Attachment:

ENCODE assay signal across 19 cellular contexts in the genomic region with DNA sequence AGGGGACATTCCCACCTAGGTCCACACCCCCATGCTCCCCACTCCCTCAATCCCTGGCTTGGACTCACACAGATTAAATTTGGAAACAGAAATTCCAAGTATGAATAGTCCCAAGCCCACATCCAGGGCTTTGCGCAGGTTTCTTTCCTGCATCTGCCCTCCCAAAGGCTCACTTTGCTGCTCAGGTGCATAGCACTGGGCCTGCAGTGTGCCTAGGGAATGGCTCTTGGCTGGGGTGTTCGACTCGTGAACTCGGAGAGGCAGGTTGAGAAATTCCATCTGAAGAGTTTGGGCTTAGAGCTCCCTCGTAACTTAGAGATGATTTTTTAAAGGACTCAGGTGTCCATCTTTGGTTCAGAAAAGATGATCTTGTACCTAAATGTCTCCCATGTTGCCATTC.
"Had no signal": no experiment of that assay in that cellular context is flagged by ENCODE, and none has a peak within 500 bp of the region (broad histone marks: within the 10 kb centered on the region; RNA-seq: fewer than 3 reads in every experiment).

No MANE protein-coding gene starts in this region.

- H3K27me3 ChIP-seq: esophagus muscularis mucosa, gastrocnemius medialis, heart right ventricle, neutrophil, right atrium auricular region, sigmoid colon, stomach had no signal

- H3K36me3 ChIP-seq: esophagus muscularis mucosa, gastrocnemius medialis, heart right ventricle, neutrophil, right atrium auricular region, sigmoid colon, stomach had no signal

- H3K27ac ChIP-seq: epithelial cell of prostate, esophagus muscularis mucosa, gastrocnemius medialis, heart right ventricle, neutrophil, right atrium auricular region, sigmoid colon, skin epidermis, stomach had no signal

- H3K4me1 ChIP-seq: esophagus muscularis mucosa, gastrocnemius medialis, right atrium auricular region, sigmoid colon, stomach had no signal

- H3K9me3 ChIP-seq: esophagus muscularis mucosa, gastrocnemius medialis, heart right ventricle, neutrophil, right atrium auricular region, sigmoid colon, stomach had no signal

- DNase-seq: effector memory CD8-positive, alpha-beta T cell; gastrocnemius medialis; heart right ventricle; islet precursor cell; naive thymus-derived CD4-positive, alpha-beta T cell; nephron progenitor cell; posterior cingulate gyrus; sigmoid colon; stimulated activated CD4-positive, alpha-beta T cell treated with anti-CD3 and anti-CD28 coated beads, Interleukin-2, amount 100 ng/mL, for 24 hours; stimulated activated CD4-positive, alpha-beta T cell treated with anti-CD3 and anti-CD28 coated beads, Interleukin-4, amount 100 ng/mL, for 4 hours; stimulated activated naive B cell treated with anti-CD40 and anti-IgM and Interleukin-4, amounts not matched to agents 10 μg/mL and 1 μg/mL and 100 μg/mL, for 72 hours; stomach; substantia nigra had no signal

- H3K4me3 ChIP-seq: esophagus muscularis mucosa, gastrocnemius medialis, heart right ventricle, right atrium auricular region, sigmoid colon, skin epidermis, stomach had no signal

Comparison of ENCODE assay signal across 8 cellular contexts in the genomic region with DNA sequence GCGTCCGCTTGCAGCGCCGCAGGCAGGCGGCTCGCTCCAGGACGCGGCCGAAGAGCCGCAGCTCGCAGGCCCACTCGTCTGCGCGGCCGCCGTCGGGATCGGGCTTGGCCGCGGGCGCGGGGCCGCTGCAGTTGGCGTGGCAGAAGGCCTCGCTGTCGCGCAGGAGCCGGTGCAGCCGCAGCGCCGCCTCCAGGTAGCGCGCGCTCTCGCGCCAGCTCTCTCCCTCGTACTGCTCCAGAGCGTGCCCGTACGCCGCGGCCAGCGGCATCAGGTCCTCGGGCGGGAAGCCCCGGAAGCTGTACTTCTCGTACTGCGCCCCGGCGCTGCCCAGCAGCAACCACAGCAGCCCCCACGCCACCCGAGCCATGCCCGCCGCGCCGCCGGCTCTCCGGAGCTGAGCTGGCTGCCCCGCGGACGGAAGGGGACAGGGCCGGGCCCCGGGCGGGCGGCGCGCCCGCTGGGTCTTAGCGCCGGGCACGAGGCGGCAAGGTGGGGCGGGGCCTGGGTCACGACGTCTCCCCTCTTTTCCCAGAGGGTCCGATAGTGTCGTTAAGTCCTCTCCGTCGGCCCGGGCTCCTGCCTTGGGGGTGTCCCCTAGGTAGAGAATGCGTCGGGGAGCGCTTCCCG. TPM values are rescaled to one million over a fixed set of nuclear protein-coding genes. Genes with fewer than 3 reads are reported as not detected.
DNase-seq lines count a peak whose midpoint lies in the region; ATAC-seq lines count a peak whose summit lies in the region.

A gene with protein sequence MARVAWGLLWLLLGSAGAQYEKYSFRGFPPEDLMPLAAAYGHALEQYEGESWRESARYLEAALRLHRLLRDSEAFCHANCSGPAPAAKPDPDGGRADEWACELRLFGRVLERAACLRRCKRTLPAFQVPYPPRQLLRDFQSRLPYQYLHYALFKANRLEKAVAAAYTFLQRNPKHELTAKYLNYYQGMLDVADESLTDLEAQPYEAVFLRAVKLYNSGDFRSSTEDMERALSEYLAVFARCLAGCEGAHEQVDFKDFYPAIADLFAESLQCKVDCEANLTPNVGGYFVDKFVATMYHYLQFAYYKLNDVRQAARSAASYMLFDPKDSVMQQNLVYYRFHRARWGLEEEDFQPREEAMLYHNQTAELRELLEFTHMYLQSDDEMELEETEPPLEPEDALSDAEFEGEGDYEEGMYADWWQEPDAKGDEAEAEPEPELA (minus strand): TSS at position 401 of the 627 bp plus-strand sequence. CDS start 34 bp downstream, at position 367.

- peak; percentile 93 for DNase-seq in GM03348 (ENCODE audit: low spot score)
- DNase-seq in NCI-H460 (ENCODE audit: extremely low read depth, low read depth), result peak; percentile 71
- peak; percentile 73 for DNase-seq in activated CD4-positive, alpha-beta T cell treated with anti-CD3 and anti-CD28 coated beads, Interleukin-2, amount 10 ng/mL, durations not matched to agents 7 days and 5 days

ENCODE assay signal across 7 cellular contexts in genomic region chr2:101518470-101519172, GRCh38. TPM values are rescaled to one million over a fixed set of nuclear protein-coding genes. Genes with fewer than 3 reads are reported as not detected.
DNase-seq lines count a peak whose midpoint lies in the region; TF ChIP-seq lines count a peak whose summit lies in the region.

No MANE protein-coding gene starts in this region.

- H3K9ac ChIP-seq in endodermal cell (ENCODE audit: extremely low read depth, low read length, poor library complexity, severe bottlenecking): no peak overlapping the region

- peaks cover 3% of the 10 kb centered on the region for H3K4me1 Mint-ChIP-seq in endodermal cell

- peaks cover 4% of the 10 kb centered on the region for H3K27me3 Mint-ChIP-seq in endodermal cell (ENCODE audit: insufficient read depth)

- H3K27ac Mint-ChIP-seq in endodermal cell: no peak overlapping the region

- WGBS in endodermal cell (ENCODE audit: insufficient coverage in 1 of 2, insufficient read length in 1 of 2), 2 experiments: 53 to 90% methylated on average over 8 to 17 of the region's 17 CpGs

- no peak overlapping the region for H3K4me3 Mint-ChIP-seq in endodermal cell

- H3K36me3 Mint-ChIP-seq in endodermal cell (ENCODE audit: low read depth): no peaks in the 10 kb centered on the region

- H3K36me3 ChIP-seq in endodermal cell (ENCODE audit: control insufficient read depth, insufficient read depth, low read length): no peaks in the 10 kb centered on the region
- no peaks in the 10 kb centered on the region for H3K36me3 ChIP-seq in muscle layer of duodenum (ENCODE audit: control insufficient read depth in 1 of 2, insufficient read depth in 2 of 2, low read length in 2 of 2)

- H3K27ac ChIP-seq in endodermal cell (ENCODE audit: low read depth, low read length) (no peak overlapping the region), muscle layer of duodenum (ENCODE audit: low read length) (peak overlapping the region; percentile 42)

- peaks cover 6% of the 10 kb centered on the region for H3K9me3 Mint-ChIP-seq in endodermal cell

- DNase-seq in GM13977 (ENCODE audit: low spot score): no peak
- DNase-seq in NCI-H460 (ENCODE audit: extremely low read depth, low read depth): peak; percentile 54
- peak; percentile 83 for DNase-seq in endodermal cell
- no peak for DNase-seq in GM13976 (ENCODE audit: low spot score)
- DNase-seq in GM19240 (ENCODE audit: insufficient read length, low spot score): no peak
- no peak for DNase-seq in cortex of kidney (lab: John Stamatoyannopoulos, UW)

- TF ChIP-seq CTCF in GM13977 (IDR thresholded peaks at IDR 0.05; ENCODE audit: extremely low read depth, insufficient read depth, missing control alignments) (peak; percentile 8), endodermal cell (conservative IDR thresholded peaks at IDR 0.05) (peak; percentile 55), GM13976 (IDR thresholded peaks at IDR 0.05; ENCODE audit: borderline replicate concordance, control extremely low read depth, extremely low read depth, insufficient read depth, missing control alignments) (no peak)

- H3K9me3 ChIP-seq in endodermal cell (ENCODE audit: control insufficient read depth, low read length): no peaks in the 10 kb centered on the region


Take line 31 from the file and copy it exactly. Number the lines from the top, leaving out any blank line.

- DNase-seq in GM13977 (ENCODE audit: low spot score): no peak